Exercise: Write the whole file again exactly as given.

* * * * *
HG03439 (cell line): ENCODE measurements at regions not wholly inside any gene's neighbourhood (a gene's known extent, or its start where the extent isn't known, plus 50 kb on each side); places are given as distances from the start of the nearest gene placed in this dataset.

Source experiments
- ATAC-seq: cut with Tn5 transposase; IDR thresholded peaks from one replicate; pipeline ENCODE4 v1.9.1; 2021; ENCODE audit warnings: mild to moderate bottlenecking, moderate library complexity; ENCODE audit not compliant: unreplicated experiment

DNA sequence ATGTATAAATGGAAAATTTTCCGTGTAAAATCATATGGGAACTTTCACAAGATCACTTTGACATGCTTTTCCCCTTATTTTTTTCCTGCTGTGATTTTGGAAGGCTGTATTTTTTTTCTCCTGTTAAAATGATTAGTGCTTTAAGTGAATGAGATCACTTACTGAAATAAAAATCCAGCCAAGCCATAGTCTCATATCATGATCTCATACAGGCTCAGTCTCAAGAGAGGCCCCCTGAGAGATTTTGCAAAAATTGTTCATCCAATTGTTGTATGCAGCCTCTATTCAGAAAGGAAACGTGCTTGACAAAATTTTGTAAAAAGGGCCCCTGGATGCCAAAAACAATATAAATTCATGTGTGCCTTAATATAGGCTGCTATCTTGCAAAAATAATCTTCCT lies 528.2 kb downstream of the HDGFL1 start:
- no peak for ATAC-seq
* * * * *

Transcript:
HG03439 (cell line): ENCODE measurements at regions not wholly inside any gene's neighbourhood (a gene's known extent, or its start where the extent isn't known, plus 50 kb on each side); places are given as distances from the start of the nearest gene placed in this dataset.

Source experiments
- ATAC-seq: cut with Tn5 transposase; IDR thresholded peaks from one replicate; pipeline ENCODE4 v1.9.1; 2021; ENCODE audit warnings: mild to moderate bottlenecking, moderate library complexity; ENCODE audit not compliant: unreplicated experiment

DNA sequence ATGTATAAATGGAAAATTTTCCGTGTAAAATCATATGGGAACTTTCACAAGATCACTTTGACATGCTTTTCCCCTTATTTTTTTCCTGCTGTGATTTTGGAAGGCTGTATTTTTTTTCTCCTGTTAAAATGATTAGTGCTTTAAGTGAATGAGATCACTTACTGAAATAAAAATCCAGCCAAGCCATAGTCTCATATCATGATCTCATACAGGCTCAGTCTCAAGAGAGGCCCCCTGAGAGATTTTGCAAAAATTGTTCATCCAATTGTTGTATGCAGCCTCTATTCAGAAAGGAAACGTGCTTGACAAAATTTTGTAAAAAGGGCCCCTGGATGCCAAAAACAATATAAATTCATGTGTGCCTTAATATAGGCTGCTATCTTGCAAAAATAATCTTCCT lies 528.2 kb downstream of the HDGFL1 start:
- no peak for ATAC-seq